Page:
Department

English

Date of Paper/Work

Spring 2018

Degree Name

Master of Arts in English (M.A.)

Type of Paper/Work

Essay

Advisors

Dr. Alexis Easley, Dr. Amy Muse, Dr. Paul Fyfe

Abstract

The rapid rise of the digital humanities over the past decade has transformed literary study, helping scholars to discern broader patterns in print culture and media history. Engaging with methodologies such as data mining, macroanalysis, and network analysis, my Master's Essay utilizes these computational analytics approaches in order to address longstanding critical questions in women's literary history - in particular, how might these tools help us understand the crucial rise of women's networks during the long nineteenth century. To what extent were women's relationship s with fellow female authors important to their success in a male-dominated publishing marketplace, and what new insights are gained from viewing these relationships on a macro-analytic level, rather than simply viewing the individual network or the network of "important" or "canonical" writers associated with a particular literary period or movement?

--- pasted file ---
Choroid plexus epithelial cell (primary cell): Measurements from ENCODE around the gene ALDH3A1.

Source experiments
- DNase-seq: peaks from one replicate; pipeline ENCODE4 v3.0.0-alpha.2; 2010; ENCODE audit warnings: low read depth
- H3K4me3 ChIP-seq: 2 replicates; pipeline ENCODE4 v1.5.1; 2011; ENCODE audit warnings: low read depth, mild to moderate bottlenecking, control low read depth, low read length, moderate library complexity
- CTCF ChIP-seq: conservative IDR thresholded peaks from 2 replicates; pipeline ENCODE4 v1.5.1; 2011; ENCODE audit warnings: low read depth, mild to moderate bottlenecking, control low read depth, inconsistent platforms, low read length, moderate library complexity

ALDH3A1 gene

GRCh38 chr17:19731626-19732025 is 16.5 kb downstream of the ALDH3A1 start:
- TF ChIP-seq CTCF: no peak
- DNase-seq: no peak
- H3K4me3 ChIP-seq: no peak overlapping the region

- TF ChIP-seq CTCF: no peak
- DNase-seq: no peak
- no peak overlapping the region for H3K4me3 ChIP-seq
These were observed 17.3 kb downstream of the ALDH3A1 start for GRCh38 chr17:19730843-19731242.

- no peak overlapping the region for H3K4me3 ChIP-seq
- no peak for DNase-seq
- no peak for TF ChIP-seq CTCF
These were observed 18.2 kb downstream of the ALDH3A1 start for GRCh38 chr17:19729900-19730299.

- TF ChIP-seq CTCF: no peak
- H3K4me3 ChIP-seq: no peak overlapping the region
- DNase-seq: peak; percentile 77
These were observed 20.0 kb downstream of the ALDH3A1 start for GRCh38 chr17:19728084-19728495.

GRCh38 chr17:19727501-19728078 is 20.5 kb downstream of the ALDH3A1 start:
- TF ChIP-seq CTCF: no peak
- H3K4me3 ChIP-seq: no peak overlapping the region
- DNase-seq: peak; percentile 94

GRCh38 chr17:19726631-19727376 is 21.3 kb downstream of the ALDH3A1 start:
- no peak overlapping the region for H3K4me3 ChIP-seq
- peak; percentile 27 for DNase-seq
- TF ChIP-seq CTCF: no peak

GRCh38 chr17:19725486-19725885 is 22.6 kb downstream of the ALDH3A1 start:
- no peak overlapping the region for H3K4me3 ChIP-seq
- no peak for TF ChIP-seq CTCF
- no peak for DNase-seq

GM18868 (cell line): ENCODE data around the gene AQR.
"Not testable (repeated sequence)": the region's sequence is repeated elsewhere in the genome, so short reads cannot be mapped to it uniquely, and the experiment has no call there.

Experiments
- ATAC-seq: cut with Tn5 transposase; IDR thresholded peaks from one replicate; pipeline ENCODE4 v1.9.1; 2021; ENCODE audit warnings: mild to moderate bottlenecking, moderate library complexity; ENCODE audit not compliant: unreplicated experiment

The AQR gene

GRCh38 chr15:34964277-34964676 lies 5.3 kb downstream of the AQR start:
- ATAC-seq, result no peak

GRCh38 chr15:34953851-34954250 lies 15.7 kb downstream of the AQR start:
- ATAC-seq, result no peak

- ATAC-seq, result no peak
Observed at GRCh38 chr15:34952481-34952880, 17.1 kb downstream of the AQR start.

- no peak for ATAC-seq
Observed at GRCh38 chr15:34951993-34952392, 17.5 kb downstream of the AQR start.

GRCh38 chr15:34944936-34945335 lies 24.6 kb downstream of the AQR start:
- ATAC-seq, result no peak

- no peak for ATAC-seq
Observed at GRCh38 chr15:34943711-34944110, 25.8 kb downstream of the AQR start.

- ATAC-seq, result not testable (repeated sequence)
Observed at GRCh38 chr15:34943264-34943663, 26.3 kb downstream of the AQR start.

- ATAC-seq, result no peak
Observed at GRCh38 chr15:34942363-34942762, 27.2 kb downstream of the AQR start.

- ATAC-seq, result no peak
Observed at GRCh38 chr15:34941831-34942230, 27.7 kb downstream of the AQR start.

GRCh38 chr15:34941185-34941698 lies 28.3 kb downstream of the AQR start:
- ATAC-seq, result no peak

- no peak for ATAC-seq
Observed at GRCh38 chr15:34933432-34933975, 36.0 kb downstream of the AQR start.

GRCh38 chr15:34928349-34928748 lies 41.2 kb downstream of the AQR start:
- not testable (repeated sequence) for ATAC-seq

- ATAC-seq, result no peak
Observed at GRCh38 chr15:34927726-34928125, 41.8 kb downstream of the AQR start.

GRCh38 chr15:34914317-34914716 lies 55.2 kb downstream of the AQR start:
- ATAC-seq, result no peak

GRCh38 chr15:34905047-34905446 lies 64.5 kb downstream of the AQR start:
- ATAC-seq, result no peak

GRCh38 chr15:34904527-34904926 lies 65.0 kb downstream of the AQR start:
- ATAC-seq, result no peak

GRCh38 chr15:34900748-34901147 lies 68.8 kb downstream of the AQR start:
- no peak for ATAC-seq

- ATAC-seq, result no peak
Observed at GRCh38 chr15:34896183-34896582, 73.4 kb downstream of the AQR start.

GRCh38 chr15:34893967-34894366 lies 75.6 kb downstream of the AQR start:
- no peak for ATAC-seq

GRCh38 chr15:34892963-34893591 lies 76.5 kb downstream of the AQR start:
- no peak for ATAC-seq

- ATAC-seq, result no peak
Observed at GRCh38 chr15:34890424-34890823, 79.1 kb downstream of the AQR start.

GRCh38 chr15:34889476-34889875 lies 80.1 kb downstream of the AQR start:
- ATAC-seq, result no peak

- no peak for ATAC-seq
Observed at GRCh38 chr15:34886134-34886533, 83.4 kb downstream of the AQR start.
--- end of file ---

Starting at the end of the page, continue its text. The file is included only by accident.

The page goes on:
In taking a distant approach without privileging canonical authors over others, the macro-network I generated from mining bio-data of nearly 700 women writers becomes a fluid model from which new trails of scholarship can be mapped rather than a stagnant source of evidentiary support for pre-existing arguments. Utilizing networking software to track details of women's interactions with one another my essay reveals several surprising who functioned as crucial nodes in communities of women writers during the long nineteenth century - Joanna Baillie, Geraldine Jewsbury, and Margaret "Storm" Jameson - and offers an analysis of why this high connectivity has not translated into canonicity.

Of course, any database of women writers obscures as much as it reveals about women's experience as participants in gendered publication networks, and my essay closes with analysis and acknowledgement of the archival absences, gaps, and biases of human politics embedded in the data in- and exclusion process encoded within the construction of the Cambridge University's Orlando Project digital database, from which my information was mined.

Keywords

Literature

Creative Commons License

Creative Commons Attribution 4.0 License
This work is licensed under a Creative Commons Attribution 4.0 License.

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